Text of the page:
Recently the distinguished German band Panzerballett entered into a contract with the Gentle Art Of Music label of RPWL. Maybe this contract will open the door to a wider audience. For me, being a guitar enthusiast, I like fusion, progressive metal as well as instrumental virtuoso guitar playing, so in that respect Panzerballett is a band not to be missed. They blend virtuoso fusion music, death metal riffs and humour to keep it all together and with every new album Panzerballett score a bull's-eye.
Guitarist Jan Zehrfeld started the band in 2004 and in 2005 they released their eponymous debut, followed by Starke Stücke (2008), Hart Genossen Von Abba Bis Zappa (2009) and recently the fourth album Tank Goodness appeared. The previous three albums contained a combination of self-written songs, covers of established rock songs with a Panzerballett twist and usually one cover that could be labelled as a hilarious pop song. So we could enjoy creative arrangements of songs from Frank Zappa, Deep Purple's Smoke On The Water and a laughable version of Ein Bischen Frieden, originally sung by the German singer Nicole, who won the European Song Contest with it in 1982.
When I listen to an album for the first time I don't read any information from the booklet or the accompanying paperwork. I just let the music flow without any distracting elements. So when I heard the album's opener Some Skunk Funk, I recognized something I already knew, but I just couldn't place it in the right context. However, guest trumpet player Randy Brecker put me on the right track! This cover of a famous Brecker Brothers song is just a jazz-rock classic. The heavy guitars combined with the trumpet and Alexander von Hagke's saxophone do justice to this classic. Mustafari Likes Di Carnaval starts nice and weird with odd rhythms, a saxophone and a heavy guitar, but all together they succeed in giving you the idea of ending up at a carnival in Rio or in a painting of Hieronymus Bosch.
Next is John Coltrane's jazz classic Giant Steps, which also went through a special treatment. The heavy metal guitar and the sax stay close to the original; this combination works well and provides the song with fresh blood. A special mention goes to bassist Heiko Jung, who plays some nice lines in the background of all the power. Well, talking about the bassist; he really shines on Zehrfunk. The first half of the song is a band effort, but when the powerful song turns into a drum and bass competition you can enjoy the skills of drummer Sebastian Lanser and the brilliant playing on the bass by Jung. This is a nice piece to pump up the volume and to enjoy these two talented musicians. The end is fierce again with great guitar play by Jan Zehrfeld and Josef Doblhofer.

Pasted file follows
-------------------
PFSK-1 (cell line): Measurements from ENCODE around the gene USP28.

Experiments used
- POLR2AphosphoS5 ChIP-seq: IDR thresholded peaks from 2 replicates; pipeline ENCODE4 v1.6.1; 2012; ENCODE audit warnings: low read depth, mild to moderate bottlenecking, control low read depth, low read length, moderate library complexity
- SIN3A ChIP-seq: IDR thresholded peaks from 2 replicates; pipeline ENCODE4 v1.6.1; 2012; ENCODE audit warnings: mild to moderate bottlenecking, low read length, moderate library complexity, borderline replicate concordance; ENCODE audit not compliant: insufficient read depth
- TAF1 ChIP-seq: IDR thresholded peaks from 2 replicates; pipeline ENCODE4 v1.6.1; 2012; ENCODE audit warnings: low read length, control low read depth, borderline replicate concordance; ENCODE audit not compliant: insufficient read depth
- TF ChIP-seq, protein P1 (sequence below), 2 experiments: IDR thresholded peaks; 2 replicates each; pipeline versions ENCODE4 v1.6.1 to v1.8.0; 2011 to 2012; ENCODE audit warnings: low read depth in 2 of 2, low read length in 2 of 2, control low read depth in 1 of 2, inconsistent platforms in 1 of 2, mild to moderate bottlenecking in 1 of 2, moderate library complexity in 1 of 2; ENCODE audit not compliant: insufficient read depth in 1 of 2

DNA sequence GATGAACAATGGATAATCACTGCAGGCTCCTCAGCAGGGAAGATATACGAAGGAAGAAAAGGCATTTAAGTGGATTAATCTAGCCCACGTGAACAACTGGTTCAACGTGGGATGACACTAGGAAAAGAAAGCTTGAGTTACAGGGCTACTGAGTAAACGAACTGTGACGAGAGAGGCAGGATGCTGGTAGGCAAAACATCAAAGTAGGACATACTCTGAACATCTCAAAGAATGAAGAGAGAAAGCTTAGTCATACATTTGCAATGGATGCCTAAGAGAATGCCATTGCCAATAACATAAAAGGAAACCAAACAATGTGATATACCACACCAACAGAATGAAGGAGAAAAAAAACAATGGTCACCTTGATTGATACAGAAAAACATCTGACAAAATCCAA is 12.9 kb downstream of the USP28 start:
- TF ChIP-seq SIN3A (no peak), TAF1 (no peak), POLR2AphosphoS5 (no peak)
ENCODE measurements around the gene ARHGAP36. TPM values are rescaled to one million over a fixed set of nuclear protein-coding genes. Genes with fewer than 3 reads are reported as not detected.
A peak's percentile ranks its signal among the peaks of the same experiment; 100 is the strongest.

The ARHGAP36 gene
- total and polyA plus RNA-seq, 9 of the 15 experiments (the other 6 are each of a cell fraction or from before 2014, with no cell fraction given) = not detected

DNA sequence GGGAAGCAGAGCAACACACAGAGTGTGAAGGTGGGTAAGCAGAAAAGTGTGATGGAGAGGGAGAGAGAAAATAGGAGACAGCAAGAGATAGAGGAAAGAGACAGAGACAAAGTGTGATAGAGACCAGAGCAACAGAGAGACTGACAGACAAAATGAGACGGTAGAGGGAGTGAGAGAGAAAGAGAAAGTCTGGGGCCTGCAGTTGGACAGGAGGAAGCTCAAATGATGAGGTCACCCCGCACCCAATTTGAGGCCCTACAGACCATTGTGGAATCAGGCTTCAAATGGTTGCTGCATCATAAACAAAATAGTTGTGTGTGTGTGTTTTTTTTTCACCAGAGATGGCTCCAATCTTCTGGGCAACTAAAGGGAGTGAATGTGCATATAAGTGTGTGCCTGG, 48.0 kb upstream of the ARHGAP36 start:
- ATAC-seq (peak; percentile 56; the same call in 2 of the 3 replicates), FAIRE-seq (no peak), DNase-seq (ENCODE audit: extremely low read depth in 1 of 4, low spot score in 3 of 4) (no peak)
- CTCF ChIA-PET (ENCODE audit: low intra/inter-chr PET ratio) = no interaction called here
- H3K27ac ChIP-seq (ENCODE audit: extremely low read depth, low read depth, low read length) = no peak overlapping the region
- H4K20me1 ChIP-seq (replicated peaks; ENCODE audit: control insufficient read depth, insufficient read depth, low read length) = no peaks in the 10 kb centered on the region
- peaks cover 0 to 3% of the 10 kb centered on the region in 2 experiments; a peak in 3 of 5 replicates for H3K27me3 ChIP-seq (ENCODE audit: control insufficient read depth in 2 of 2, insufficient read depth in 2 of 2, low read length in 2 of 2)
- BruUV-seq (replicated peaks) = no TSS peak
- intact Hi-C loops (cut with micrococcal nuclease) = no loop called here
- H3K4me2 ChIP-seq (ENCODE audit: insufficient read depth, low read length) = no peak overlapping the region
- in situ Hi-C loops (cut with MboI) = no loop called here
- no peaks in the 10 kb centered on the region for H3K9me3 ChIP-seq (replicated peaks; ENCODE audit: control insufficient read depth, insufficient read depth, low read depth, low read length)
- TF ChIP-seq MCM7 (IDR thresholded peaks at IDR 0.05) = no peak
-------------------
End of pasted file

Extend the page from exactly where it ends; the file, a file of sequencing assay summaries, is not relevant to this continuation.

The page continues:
Next is the cover (I've Had) The Time Of My Life. I don't like the original by Bill Medley and Jennifer Warnes. However, the overwhelming guitar play that completely blows you away provides this song with a new dimension. Guest vocalists Conny Kreitmeier and Ron van Lankeren stay close to the original arrangement, but half way you get a heavy riff and a very funky saxophone solo. Once you've heard this version, you'll remember it when you hear the original on a radio station and you'll get a big smile on your face! As far as I'm concerned Vulgar Display Of Sauerkraut, is brilliancy in just five minutes and thirty seconds. I'm very impressed by the guitar sound and the total freedom of playing. A kind of coordinated chaos or free death fusion comes close to what I heard, although the guitar solo sounds structured. The saxophone in this song sometimes reminded me of a previous cover Panzerballett recorded, namely The Simpsons Theme Song.
Then it's time for something completely different: The IKEA Trauma. The Swedish band Freak Kitchen immediately crossed my mind. And I appeared to be right since guest musician on this traumatic song is Mattias'IA' Eklundh, the band leader of Freak Kitchen. He adds his own weird vocal and guitar playing to enhance the listener's pleasure. Take Five, the album's final song is an easy one to recognize; this theme of Dave Brubeck is one of the best-known melodies ever. At first the song goes through a real Panzerballett treatment with ultra-heavy guitars and a screaming saxophone, but when the song moves on it gets jazzier with an impressive fusion guitar solo and a repeating theme on sax.
Something in the music of Panzerballett touches me deeply; it's a brilliant blend of styles I really like that make sure this is one of the few CDs that hardly leave my CD player. Panzerballett produces music from the twenty-first century for advanced listeners.
***** Pedro Bekkers (edited by Peter Willemsen)
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